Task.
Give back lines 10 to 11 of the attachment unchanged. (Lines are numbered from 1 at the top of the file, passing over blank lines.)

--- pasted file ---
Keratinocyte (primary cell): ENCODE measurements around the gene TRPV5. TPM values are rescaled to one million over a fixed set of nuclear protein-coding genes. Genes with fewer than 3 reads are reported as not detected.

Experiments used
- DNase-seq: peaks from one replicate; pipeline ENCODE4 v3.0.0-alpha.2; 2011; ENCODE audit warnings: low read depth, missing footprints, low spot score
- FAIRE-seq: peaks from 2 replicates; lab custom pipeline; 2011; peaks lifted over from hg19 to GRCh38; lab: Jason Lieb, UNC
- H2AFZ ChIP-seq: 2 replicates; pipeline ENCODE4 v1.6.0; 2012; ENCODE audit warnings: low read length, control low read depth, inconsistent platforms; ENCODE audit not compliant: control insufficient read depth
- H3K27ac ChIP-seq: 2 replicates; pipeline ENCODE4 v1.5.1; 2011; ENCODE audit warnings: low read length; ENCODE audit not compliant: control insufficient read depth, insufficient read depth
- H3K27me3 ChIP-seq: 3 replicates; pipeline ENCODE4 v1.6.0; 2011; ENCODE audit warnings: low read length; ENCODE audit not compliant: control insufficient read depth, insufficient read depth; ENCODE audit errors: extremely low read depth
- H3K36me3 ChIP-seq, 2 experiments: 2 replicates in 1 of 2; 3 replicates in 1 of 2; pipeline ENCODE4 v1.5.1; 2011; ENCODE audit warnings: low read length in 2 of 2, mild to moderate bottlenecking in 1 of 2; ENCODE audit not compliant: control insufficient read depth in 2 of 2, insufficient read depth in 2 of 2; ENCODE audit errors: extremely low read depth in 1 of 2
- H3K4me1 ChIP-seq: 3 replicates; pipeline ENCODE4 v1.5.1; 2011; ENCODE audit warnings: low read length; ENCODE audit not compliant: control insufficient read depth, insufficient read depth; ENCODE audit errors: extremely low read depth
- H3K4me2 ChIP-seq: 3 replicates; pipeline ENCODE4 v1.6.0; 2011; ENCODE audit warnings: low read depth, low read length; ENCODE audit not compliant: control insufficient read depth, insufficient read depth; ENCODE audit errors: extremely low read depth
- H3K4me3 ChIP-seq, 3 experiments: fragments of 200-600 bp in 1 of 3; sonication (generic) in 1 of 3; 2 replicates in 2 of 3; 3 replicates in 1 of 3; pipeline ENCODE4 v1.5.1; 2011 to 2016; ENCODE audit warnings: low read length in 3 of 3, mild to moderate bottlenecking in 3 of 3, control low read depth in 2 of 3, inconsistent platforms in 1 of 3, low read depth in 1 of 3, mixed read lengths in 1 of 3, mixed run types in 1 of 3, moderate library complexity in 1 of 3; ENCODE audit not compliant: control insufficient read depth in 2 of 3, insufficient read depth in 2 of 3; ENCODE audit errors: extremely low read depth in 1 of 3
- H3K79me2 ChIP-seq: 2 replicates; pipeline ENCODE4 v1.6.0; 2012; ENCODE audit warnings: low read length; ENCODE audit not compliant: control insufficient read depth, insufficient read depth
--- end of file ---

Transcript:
- H3K4me2 ChIP-seq: 3 replicates; pipeline ENCODE4 v1.6.0; 2011; ENCODE audit warnings: low read depth, low read length; ENCODE audit not compliant: control insufficient read depth, insufficient read depth; ENCODE audit errors: extremely low read depth
- H3K4me3 ChIP-seq, 3 experiments: fragments of 200-600 bp in 1 of 3; sonication (generic) in 1 of 3; 2 replicates in 2 of 3; 3 replicates in 1 of 3; pipeline ENCODE4 v1.5.1; 2011 to 2016; ENCODE audit warnings: low read length in 3 of 3, mild to moderate bottlenecking in 3 of 3, control low read depth in 2 of 3, inconsistent platforms in 1 of 3, low read depth in 1 of 3, mixed read lengths in 1 of 3, mixed run types in 1 of 3, moderate library complexity in 1 of 3; ENCODE audit not compliant: control insufficient read depth in 2 of 3, insufficient read depth in 2 of 3; ENCODE audit errors: extremely low read depth in 1 of 3